Remembering Subhas Chandra Bose’s role in hastening India’s Independence


A couple of days ago, 23 January, was Subhas Chandra Bose’s birthday. Contrary to publicly accepted discourses about Gandhi’s peaceful non violent resistance persuading the British to grant India its independence, it was Bose’s Indian National Army (INA) that was instrumental in unraveling the British rule.  Netaji, as he was respectfully called, revived the INA in 1943, an armed force formed by Indian nationalists in 1942 in Southeast Asia during World War II. Bose wanted to take advantage of lack of the political stability of war time Britain to gain Indian independence with the help of Axis powers. The efforts of the INA was to cease in September 1945 with the surrender of Japanese troops; but not without sparking the mutiny in Indian armed forces that caused the British to ultimately realize the untenability of holding India without loyal support from the members of the armed forces.

The sequence of events is pieced together here below quoting from sources of Wikipedia and the British parliament Hansard report.

By 1943 and 1944, courts martial were taking place in India of former personnel of the British Indian Army who were captured fighting in Subhas Chandra Bose’s Indian National Army (INA) ranks or working in support of the INA’s subversive activities. These did not receive any publicity or political sympathies and support till much later. It was during these trials, mutiny broke out in the Royal Indian Navy (RIN), incorporating ships and shore establishments of the RIN throughout India, from Karachi to Bombay and from Vizag to Calcutta

In addition to the discontent in relation to the INA trials, The Royal Air Force Mutiny of 1946 was another contributing factor that led to the RIN mutiny. This was a mutiny on dozens of Royal Air Force stations in India and South Asia in January 1946 after they were influenced by freedom fighter Netaji Subhas Chandra Bose INA, over conditions of slow demobilization and conditions of service following the end of World War II. The mutiny began at Karachi and later spread to involve nearly 50,000 men over 60 RAF stations in India and Ceylon, including the then largest RAF base at Kanpur and RAF bases as far as Singapore.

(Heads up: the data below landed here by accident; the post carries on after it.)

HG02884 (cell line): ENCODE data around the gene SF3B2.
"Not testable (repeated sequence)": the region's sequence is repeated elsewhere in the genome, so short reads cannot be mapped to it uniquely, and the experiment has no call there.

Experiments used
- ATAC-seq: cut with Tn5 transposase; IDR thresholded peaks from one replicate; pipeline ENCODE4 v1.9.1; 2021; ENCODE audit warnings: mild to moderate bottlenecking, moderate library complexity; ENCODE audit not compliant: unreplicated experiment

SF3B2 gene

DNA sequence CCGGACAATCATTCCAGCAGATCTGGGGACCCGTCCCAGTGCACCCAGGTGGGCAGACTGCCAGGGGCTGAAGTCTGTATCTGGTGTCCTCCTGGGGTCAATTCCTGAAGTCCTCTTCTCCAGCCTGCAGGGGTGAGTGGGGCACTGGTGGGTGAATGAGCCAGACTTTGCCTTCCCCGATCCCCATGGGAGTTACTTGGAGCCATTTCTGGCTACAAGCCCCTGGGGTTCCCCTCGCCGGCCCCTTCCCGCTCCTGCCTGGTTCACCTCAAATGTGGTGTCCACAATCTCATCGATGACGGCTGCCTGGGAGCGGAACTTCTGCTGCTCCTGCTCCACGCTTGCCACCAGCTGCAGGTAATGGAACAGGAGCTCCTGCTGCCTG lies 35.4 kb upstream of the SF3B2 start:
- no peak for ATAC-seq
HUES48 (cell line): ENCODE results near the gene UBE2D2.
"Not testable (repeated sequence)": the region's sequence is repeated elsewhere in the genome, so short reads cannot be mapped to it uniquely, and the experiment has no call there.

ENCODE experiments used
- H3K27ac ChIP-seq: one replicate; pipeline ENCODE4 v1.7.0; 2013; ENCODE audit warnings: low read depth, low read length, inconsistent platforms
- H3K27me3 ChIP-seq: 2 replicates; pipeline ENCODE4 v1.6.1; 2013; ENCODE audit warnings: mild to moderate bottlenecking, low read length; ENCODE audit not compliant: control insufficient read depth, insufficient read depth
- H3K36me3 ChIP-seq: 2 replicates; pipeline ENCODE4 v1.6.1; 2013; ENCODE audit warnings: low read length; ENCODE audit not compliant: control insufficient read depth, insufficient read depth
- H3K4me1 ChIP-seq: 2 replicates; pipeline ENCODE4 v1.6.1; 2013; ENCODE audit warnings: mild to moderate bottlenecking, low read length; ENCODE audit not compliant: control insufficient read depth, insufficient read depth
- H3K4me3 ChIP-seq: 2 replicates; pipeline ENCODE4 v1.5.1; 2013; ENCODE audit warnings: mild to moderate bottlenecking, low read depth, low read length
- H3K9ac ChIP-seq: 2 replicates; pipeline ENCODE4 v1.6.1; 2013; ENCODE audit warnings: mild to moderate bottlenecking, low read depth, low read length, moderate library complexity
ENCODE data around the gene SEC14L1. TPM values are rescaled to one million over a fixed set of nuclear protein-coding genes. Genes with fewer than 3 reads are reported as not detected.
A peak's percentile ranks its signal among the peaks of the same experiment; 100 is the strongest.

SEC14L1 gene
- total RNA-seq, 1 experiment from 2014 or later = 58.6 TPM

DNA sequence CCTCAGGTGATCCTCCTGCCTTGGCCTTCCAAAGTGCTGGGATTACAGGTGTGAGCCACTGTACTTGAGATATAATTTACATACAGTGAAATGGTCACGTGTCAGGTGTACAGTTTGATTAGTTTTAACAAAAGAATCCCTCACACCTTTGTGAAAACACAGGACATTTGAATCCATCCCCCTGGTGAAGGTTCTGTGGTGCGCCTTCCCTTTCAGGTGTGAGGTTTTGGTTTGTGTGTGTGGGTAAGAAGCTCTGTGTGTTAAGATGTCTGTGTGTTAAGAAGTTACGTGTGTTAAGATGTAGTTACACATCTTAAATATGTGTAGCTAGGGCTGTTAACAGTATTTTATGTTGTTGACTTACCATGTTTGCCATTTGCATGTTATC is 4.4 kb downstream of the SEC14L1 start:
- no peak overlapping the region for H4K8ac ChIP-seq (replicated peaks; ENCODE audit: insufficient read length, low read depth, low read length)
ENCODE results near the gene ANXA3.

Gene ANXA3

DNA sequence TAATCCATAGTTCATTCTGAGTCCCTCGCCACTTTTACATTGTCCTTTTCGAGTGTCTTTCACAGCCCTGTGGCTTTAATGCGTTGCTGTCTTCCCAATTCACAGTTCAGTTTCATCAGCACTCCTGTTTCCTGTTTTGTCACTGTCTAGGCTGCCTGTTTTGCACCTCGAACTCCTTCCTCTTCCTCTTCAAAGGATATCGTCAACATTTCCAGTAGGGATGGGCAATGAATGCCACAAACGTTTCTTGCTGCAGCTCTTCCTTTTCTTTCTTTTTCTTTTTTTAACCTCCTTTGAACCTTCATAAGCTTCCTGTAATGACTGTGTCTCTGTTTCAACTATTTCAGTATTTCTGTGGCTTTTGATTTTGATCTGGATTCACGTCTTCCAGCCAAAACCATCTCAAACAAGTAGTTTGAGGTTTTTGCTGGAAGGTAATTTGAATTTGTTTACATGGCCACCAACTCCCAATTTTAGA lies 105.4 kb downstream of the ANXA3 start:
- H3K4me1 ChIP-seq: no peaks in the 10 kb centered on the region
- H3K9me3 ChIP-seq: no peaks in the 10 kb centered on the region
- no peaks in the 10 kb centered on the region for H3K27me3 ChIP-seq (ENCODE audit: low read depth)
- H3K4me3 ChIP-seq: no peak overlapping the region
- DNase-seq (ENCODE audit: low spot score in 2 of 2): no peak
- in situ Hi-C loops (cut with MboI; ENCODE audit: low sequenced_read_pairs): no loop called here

The events of the RAF mutiny were ultimately resolved, and some of the mutineers faced courts martial. However, the precedent set by this event was important in instigating subsequent actions by the Royal Indian Air Force (12 days before the Royal Indian Navy mutiny) and later, the Royal Indian Navy in February 1946 in which 78 of a total of 88 ships mutinied. Lord WavellViceroy of India, commented at the time: “I am afraid that example of the Royal Air Force, who got away with what was really a mutiny, has some responsibility for the present situation.

Reflecting on the factors that guided the British decision to relinquish the Raj in India, Clement Attlee, the then British prime minister, cited several reasons, the most important of which were the INA activities of Netaji Subhas Chandra Bose, which weakened the Indian Army – the foundation of the British Empire in India- and the RIN Mutiny that made the British realise that the Indian armed forces could no longer be trusted to prop up the Raj.

It’s rather unfortunate that the Indian government and the Indian people at large are ignorant of the critical role that Bose and his INA played in getting India’s independence. Worse still, the navy men who participated in these mutinies were found to be unfit by the Navies of both independent India and Pakistan. For those, whose efforts got recognized, they have to suffer the ignominy of being pushed to fighting for their pensions that they were set aside for freedom fighters under Swathantrata Sainik Samman Pension Scheme 1980.

P.S: This link has got a good number of pictures documenting the RIN mutiny in Bombay.